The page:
Being and Becoming a Centered-Set Church

Being and Becoming a Centered-Set Church June 14, 2022

In my previous post, I explained the primary distinction between bounded-set churches, fuzzy-set churches, and center-set churches. Today, we’ll look at why it matters that your church is one kind of church rather than another.

Mark Baker’s Centered-Set Church: Discipleship and Community without Judgmentalism is a long-needed resource for Christians who want to reevaluate fundamentally how churches exist. And I’m not talking about developing a radically different ecclesiology (i.e., the doctrine of the church).

Instead, Baker guides readers to pay attention to the subtle ways that our subculture and subconscious assumptions undermine our efforts to be the church in practice. What’s more, his book even has implications for evangelism.

What Fruit Do Churches Bear?

Those who advocate each mode of being church (i.e., bounded, fuzzy, center-set) have reasonable concerns that should not be ignored. Still, each tends to bear certain types of fruit, and not all of them are good. Throughout the Centered-Set Church, Baker takes readers on a study of Galatians, using it as a test case for these different modes of being church.

Bounded-set churches focus much of their energy on establishing and maintaining boundaries. Numerous things together form lines that underscore the distinction between “insiders” and “outsiders.” These include confessional statements, codes of conduct, and informal expectations about what people should do, say, or think.

Mark Baker

Indeed, churches should care about beliefs and behavior, but bounded churches are prone to forget maturity and discipleship are processes. Furthermore, they confuse unity with uniformity. Baker laments that the appearance of unity (= uniformity) is superficial and eventually leads members to define themselves in contrast to outsiders rather than in relationship to Jesus.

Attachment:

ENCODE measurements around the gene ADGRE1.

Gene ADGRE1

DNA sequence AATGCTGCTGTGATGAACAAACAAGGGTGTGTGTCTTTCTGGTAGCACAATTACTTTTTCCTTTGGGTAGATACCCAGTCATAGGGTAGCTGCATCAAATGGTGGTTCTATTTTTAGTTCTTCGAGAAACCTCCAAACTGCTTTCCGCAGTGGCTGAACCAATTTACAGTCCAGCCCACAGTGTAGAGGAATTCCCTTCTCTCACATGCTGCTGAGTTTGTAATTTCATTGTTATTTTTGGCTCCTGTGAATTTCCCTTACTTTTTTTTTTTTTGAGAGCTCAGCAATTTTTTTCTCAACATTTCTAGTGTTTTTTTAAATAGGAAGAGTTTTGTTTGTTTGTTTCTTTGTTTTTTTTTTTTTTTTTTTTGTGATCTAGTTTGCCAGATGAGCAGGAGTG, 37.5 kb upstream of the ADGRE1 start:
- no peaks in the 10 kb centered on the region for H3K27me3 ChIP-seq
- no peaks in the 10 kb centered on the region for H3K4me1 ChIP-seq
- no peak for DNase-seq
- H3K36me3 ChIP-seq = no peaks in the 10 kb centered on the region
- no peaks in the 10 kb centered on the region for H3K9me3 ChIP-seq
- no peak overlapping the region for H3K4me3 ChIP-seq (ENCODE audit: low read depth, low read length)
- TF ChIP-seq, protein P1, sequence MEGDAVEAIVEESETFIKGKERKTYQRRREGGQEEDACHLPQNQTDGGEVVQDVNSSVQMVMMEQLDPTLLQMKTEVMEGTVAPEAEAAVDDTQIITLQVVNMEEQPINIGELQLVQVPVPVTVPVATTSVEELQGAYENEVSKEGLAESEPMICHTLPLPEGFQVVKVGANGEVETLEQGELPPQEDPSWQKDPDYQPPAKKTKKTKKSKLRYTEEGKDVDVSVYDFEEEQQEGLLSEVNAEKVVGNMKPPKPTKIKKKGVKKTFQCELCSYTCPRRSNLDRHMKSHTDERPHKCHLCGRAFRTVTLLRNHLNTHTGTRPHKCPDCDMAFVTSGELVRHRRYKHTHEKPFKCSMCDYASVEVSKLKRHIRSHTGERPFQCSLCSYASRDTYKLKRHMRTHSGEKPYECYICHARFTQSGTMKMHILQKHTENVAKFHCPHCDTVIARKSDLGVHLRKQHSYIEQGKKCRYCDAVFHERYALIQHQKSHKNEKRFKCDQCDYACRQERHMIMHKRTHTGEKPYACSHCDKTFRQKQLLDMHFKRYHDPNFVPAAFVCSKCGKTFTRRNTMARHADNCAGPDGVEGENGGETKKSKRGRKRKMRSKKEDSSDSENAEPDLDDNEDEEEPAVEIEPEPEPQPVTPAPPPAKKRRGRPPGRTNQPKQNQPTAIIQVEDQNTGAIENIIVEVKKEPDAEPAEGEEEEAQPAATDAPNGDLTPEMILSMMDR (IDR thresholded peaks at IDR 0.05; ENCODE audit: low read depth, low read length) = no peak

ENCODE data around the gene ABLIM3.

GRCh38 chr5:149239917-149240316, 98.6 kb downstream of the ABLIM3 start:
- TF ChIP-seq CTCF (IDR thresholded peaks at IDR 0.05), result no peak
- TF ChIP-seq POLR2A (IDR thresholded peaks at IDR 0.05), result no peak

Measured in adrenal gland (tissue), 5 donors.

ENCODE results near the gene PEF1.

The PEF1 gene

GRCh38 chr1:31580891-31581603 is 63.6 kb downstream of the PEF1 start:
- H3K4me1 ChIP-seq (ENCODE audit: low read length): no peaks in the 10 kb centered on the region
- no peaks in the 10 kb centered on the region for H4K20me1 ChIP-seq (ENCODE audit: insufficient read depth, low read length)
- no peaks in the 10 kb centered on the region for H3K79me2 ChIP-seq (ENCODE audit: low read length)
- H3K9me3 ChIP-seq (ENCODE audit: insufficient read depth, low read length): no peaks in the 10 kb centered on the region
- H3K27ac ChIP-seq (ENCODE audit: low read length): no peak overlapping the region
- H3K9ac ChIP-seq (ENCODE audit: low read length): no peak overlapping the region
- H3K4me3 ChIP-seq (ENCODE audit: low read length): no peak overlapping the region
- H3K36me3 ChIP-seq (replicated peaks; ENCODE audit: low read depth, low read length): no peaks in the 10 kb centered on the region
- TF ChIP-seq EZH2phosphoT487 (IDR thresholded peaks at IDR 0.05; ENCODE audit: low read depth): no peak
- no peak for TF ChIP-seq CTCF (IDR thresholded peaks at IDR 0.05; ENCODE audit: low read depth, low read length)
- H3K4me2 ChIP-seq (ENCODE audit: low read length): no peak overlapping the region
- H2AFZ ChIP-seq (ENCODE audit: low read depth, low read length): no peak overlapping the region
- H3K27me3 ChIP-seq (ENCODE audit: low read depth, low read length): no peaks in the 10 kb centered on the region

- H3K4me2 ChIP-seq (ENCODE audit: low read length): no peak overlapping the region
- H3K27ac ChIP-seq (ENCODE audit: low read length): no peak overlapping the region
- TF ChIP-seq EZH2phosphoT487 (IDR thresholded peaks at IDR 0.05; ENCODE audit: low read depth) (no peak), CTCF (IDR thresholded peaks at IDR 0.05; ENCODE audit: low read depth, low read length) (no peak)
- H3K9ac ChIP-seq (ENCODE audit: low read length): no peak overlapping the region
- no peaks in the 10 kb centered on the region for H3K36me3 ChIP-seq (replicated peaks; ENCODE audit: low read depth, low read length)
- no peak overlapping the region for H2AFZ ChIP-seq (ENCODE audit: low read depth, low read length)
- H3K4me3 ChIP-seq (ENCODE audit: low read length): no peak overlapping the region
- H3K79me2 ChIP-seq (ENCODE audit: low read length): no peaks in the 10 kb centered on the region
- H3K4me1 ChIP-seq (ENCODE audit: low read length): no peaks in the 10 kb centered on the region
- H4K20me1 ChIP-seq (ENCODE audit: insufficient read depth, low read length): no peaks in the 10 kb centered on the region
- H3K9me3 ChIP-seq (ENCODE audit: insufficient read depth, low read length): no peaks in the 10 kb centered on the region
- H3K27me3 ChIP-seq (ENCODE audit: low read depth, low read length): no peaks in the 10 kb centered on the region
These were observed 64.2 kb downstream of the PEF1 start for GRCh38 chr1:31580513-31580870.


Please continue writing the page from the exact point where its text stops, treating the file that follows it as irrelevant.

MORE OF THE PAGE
On the other hand, fuzzy-set churches seemingly define themselves by what they’re not. They’re not bounded-set churches. This mentality is often born from hurtful experiences of exclusion and shaming. Nevertheless, they lack any positive vision for what they aim to be.

Fuzzy-set churches conflate love and tolerance because they drink deeply from the wine cup of individualism and relativism. The fear of judgmentalism chokes out their hunger to become more like Christ in all of life. Baker adds,

“The individualism of a fuzzy set church has a compounding affect. As individualism increases, attendance becomes more sporadic. Being alone together is less compelling than being part of a group identity, and this reality further undermines an individual’s commitment to the church.” (p. 36)

This life script of a fuzzy-set church is so predictable because it’s been repeatedly played out countless times.

The Nature of a Centered-Set Church

There are several ways that the centered-set paradigm contrasts and improves upon bounded- and fuzzy- thinking. I’ll only mention a few.

Firstly, “a centered church has an invitational character,” contra bounded churches, yet it is “not universally inclusive,” contra fuzzy churches (p. 47). Baker often uses the analogy of people playing soccer. It has distinct and vital rules (just as centered churches absolutely care about doctrine and moral conduct).

However, if someone decides that they want to play rugby or baseball, the centered players will intervene. They will explain why individuals can’t simply do whatever they want with the ball. At the same time, centered groups invite people to join in their “soccer game.” Even if prospective players misunderstand the rules or lack ability, they can participate in the activity so long as they orient themselves on the rules of soccer and seek to make progress in helping their team achieve its goals.

The attitude shift is monumental. Whereas centered churches value discernment, patience, and wisdom, a bounded church

“builds its identity by differentiating itself from others and putting them down. Judgmentalism is a fundamentally selfish action because it accrues worth for oneself at the expense of others… The lines of division in bounded churches do not make space for nuance or complexity in a person’s life.” (p. 49)

Boundaries, Baker says, are not bad in themselves. It’s how people use boundaries that distinguish the three groups.

Bounded churches exhaust their members and alienate outsiders. They imbue fear and stifle vulnerability and authentic community. By contrast, centered churches foster trust as members appreciate the fact that genuine believers are on an imperfect journey.

How have you seen these dynamics play out in the churches you’ve belonged to? How do you think shifting our paradigm might affect how we do ministry?

If you want to think more critically about these questions, get people together and read through Baker’s suggestions and reflections. Even where you disagree with him, you’ll find the conversation constructive.

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